New Comic Puts Gay Men in the Superhero and Villain Roles
BY Jacob Anderson-Minshall
May 01 2013 5:00 AM ET
And there is something particularly enjoyable about seeing these iconic stories retold to feature gay men in the leading roles. Having a gay man in both the hero’s shoes and the supporting role (which is too often filled by a bubble-headed blond woman) actually highlights and underscores the (often negative) gender stereotypes that still dominate many comic books. Particularly successful in this arena is the chapter “The Well-Intentioned-but-Oblivious Prince and the Justifiably Belligerent Peasant or Equally Ever After,” in which Cheeks is the belligerent peasant being rescued by Prince Brady.
Cheeks complains, “I was literally inches away from solving this problem myself.”
To which Brady replies, “But heroism is what I do… Gives a man purpose.” It points out the simple truth that rescuing another man may make one man feel purposeful but might leave the other man feeling a little less manly. In the end, though, it takes the two men working together to escape the castle and head into the future where we are assured they will live equally ever after as King and King.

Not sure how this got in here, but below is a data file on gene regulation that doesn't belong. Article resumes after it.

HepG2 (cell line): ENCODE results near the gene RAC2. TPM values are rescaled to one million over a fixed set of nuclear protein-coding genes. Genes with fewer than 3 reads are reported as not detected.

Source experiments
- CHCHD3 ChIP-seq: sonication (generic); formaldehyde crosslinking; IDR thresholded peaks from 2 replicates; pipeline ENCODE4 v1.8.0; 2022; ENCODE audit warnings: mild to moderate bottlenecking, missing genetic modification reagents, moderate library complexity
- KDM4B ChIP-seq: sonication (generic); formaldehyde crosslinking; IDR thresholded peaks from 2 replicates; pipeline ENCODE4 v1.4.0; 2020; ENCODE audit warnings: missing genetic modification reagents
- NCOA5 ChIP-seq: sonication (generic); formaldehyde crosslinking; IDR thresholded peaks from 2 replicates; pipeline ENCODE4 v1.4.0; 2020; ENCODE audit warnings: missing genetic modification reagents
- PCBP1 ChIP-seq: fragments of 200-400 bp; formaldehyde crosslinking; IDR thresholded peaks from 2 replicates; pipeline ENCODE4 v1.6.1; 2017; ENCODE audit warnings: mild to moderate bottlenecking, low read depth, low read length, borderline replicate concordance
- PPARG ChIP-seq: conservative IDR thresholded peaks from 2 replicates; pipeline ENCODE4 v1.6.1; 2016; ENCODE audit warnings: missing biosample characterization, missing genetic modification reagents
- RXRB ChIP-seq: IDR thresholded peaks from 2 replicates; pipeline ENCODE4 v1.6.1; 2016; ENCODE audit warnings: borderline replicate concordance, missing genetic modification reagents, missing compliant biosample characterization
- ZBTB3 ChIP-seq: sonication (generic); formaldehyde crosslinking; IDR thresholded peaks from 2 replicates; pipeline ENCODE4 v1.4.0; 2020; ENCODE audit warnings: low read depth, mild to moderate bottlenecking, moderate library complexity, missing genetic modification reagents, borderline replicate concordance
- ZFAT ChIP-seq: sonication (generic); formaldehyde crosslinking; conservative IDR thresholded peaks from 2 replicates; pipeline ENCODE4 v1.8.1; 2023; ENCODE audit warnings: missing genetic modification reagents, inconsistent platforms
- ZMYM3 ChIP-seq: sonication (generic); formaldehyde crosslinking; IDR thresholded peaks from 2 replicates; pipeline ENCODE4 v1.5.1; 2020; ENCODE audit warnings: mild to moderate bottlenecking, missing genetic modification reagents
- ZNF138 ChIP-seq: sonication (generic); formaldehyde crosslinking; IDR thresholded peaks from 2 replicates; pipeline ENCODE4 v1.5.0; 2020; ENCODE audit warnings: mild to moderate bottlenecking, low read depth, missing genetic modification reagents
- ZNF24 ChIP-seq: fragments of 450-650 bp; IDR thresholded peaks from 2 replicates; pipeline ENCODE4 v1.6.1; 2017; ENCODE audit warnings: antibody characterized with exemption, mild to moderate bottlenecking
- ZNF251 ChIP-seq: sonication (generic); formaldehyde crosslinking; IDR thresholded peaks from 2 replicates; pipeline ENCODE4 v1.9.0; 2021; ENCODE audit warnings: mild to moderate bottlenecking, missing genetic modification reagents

That’s pretty much the lesson in all six installments of the Husbands comic: Brady and Cheeks have to work together and combine their sometimes competing styles in order to succeed. It may be simple and straightforward, but at least it’s not a bad lesson for newlyweds to learn.
The creators developed clever plot twists and visual metaphors around those competing styles. For example, Cheeks likes to go at things head on, while Brady is a work-inside-for-change kind of guy — so we see an alien Cheeks wanting to fire on an enemy’s ship while the space hero Brady would rather go on board and sabotage the vessel from inside.